Credit for work and life experience
Five ways to graduate faster and spend less on school.
Ways to get college credit
Returning to school as an adult has a few perks — namely, you may be able to get college credit for your skills and work/life experiences acquired outside of a traditional classroom. All of which can save time and money in your pursuit of a degree.
And while each school may set different limits on what credits they accept, with more adults returning to school, the process is becoming more common.
Getting a degree can take 120 units at minimum. You may be able to get college credit for up to 30 units, depending on the school and program.
A college class can also cost upwards of a few thousand dollars. Every class you receive credit for is a dollar you can save.
There are a few ways to get college credit for your experience, which you’ll need to apply for. Those options include the following:
- Credit By Exam
- Military Training Credit
- Corporate Training Programs
- Professional Licenses and Credentials
- Academic Portfolio
Learn about each method’s benefits, requirements, and limits.
Credit by Exam
College Level Examination Program (CLEP)
The College Level Examination Program (CLEP) allows students to take tests in 30+ subject areas to earn college credits. A variety of online and residential colleges accept CLEP. Schools award credits to students who meet the minimum qualifying exam score, typically 50–60 out of a possible 80. CLEP is accepted by many Texas schools, including Texas A&M, Texas State, Baylor, and the University of Texas.
Every school sets the number of CLEP credits they accept. If getting the maximum credit is important to you, keep that in mind as you do your college research.
CLEP costs, credits, and format
Popular CLEP subject areas
DANTES Subject Standardization Tests (DSST)
Originally just for military personnel, now anyone can take a DANTES exam. If you pass, you can apply for credit to meet your degree requirements. Every school sets the number of DSST credits they accept. If getting the maximum credit is important to you, you may want to keep that in mind as you research colleges.
DANTES costs, credits, and format
DANTES subject areas
Credit for military training and service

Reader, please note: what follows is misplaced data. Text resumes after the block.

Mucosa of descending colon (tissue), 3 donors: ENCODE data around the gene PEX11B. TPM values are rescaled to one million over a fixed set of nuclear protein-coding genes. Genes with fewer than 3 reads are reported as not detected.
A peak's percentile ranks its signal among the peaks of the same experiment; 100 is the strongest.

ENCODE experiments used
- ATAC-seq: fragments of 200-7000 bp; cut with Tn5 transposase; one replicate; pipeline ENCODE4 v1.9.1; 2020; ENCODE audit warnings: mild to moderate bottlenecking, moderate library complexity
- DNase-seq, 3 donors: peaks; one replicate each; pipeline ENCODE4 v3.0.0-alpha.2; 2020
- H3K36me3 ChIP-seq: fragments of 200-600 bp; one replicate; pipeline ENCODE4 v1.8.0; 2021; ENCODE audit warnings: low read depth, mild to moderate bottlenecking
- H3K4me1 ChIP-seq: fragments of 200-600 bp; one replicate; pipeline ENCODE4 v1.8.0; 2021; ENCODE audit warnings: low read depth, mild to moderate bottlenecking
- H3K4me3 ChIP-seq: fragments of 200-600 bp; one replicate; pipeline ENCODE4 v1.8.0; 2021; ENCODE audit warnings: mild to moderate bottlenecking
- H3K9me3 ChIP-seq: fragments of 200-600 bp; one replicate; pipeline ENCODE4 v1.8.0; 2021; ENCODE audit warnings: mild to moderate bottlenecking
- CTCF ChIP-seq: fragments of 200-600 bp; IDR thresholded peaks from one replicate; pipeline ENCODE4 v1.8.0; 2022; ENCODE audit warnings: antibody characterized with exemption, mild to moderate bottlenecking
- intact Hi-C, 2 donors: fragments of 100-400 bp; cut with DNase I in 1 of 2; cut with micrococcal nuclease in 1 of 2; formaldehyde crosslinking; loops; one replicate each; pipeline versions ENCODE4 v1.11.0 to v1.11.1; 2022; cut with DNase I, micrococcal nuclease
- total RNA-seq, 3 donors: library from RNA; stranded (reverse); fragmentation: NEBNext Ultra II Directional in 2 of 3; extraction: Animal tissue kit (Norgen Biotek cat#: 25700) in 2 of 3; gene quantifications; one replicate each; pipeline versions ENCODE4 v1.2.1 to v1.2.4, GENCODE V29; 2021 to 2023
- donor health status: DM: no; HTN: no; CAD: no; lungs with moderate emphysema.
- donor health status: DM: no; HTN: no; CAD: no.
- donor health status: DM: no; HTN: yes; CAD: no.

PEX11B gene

If you served in the military or attended any military training school, you likely have credits through the American Council on Education (ACE). Bootcamp alone could be worth credit for physical education! See the credits you could earn by the occupation you had in the military with the ACE Military Guide.
Similarly, the Texas College Credit for Heroes program seeks to maximize college credit awarded to veterans and service members for their military experience. It focuses on schools specific to Texas.
What are Joint Services Transcripts (JST)?
To convert your military experience into college credits, schools will need your Joint Services Transcript (JST). Your JST provides proof of your military education, training, and experience. Schools will review your transcript and then decide how much credit to award.
Military transcripts include the following:
- Personal service member data
- Military course completions
- Military occupations
- College-level test scores — CLEP, DSSTs, and NCPACE score data
- Other learning experiences — courses and occupations not evaluated by ACE for college credit
Corporate and professional training
In today’s competitive marketplace, many organizations invest in the skills of their professionals. A wide variety of in-house and other training courses may be approved for college credit.
The American Council on Education (ACE) works with employers and colleges to recommend training for degree credit.
Professional licenses and credentials
Did you know a real estate, aviation, or other professional license may count towards college credit? In fact, online colleges often accept state and nationally recognized licenses for class credit.
Examples of qualifying credentials include the following:
- Certified Computer Programmer
- Certified Novell Engineer
- Respiratory Therapist Technician
- Certified Professional Secretary
- Chartered Financial Consultant
The number of credits you can earn will depend on the license and school.
If you have artwork, videos, software, or other work examples that are best represented visually, submitting an academic portfolio could be an ideal forum to get credit for your work. You might also be able to submit business deliverables such as a report or business strategy document.
What you can submit and how much you can earn will depend entirely on the school. You may need to take a class to learn exactly how to put together a portfolio that meets your school’s requirements. Other schools may provide guidelines and have you submit it on your own.
Reach out to your school directly for answers to questions on academic portfolios.